The Greens have announced universal access to free dental care at a cost of $77.6b over 10 years. The ALP says it is committed to a long term goal of expanding medicare to dental care but with no time frame.

Expanded specialist services in public hospitals.

Another failure of modern day Medicare is the high cost and waiting time for private specialist services. In Pearls and Irritations on 16 May 2022, Professor Graeme Stewart put the problem of specialist services and a possible solution this way. “Increasingly, medical specialists are becoming the doctors rich people have.

How has this happened? Fees at the start of Medicare (then called Medibank) were set at a level that was agreed as reasonable by both government and the profession. Governments failed over the years to increase rebates in line with medical inflation; they are estimated to be now about half of what they would’ve been if the original agreement had been maintained. Procedures are still reasonably remunerated but a specialist relying solely on consultation fees would pay for staff, practice costs and little else if charging without gap. This has worsened progressively over the years in parallel with a decline in access to a public hospital clinic.

That’s not to say all specialists charge reasonable gaps since many do not. Competition from a public hospital clinic would help to drive down excessive charges.

With 50%(hospital funding by the Commonwealth).. many more outpatient clinics should be mandated in our great public hospitals. This requires the construction of more consulting rooms and doctors willing to see patients there without fee gap. Many young specialists would value a fractional appointment to a teaching hospital in order to continue an involvement with their remarkable institution and to give back to the system that trained them.

Apart from ensuring timely access to expert care, there are many more advantages from increased funding to hospital clinics. The increasing complexity in diagnosis and treatment of many serious diseases mandates the need for better models of care including highly specialised clinics and multidisciplinary services the latter including specialist nurses as chronic and complex care coordinators (eg as funded by the McGrath Foundation for breast cancer).

Out-patient clinics also play an essential role in clinical research, in teaching medical students, and in training the next generation of specialists.”

Restoring Medicare

The Whitlam government established Medibank/Medicare 48 years ago. The Hawke government revived and revised it 39 years ago. It’s time for it to be updated and modernised. It has proved it’s value, but some major changes are necessary, including coverage of dental care and specialist services.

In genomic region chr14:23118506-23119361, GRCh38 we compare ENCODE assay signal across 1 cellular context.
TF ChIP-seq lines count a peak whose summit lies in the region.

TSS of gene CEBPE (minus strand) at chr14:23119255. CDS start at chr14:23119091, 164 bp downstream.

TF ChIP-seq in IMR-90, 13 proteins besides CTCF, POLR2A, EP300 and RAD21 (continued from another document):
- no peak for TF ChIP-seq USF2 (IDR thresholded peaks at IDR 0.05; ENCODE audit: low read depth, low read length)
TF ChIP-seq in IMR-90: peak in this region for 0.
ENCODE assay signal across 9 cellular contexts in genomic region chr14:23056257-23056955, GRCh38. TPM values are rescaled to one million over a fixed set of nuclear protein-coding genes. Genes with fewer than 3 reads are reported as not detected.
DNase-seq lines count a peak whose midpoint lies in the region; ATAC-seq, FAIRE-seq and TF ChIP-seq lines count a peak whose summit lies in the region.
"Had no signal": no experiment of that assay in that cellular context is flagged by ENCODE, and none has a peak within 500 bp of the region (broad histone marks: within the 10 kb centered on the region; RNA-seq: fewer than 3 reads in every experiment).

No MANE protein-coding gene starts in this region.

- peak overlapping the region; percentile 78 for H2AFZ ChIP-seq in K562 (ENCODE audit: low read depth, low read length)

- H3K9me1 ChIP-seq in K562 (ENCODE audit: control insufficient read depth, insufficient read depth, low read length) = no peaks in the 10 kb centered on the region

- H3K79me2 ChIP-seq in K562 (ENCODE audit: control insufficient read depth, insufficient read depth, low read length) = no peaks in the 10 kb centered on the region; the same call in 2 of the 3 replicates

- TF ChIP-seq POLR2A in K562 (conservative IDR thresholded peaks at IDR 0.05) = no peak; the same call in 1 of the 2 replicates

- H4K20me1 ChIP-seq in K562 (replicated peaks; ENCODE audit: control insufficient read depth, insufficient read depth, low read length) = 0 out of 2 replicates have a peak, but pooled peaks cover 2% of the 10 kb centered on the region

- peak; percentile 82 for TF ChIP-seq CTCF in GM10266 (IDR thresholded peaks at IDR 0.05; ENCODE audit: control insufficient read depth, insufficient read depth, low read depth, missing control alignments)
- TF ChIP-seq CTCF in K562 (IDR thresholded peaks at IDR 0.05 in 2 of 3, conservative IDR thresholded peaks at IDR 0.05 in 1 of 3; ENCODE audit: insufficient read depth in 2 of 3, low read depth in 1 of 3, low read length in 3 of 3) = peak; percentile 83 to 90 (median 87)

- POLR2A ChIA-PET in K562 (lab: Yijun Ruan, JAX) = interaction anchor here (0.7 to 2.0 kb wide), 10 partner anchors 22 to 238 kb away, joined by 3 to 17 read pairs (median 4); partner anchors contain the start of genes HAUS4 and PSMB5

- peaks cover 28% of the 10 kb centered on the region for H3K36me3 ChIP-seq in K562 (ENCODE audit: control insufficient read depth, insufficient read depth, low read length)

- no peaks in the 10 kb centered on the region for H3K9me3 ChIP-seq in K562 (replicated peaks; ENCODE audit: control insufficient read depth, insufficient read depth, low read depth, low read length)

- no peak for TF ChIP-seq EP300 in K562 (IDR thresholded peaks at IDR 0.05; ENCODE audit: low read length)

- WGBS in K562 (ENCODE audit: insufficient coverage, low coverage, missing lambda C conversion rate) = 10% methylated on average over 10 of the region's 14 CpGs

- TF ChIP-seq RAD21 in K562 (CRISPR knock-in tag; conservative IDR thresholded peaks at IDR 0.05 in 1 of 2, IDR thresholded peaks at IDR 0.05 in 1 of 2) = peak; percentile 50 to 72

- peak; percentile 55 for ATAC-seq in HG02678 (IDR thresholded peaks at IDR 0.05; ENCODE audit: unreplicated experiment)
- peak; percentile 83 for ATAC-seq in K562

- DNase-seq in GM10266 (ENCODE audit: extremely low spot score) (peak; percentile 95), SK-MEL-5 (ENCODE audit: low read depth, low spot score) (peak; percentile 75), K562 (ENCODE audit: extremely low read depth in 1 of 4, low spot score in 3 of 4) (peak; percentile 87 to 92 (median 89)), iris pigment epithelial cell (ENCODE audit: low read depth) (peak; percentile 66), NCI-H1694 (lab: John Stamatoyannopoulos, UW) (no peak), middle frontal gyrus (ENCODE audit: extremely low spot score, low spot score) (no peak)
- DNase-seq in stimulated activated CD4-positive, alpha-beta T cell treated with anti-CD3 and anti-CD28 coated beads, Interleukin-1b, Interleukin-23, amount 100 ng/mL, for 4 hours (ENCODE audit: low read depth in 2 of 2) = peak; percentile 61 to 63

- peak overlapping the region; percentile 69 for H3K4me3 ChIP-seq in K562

As with the establishment of Medibank/Medicare, there will be strong political opposition to any significant change which might upset the providers. The key political issue is to go over the heads of the powerful providers, such as doctors, dentists, pharmacists, private hospitals and private health insurance companies – and win the debate with the community. The community is seldom consulted about its interests and needs in healthcare. Invariably the ‘debate’ is dominated by the loud and powerful voices of providers.

Anthony Albanese and Mark Butler the Shadow Minister Minister for Health and Ageing have announced that in government they would establish a Strengthening Medicare Task Force. The Strengthening Medicare Taskforce would be chaired by the Minister for Health, bringing together Australia’s health policy leaders, including the Australian Medical Association, the Royal Australian College of General Practitioners, the Australian College of Rural and Remote Medicine, the Consumer Health Forum, and the National Aboriginal Controlled Community Health Organisation. Labor will finalise the full membership of the Taskforce in government, including representatives from nursing and allied health.

That is encouraging particularly with the Minister as Chair, but a word of warning. The Rudd Government established A Hospitals and Health Health Reform Commission that was chaired by a senior executive of a major PHI company. It was stacked with representatives of powerful providers like the AMA . Not surprisingly the Commission went nowhere. It was a waste of money and time.

Medicare was designed to promote the health of the community/patients. But almost always the community interest is pushed aside and the powerful providers/lobbyists win the day. Will it happen again if the ALP wins on May 21. Doctors will need to be on the Task Force along with strong community people. But the doctors should not be representatives of the AMA which incidentally has less than 30% of doctors as members.

Aneurin Bevan who launched the UK NHS in 1946, in my view the best health service in the world, knew a few things about health but more importantly, he knew much more about political power and how to exercise it in the public interest. He drew on the strong support of the community, a minority of doctors and the majority of nurses. He won the day by outflanking the main body of doctors.

In Australia, in recent decades there have been numerous sensible proposals for health reform but in their self interest providers have invariably run them off the road. The public interest has been ignored time and time again.

If the ALP is successful on May 21 there is one word Mark Butler should have uppermost in his mind-POWER.

Find more articles in our If I were minister series on a range of portfolios.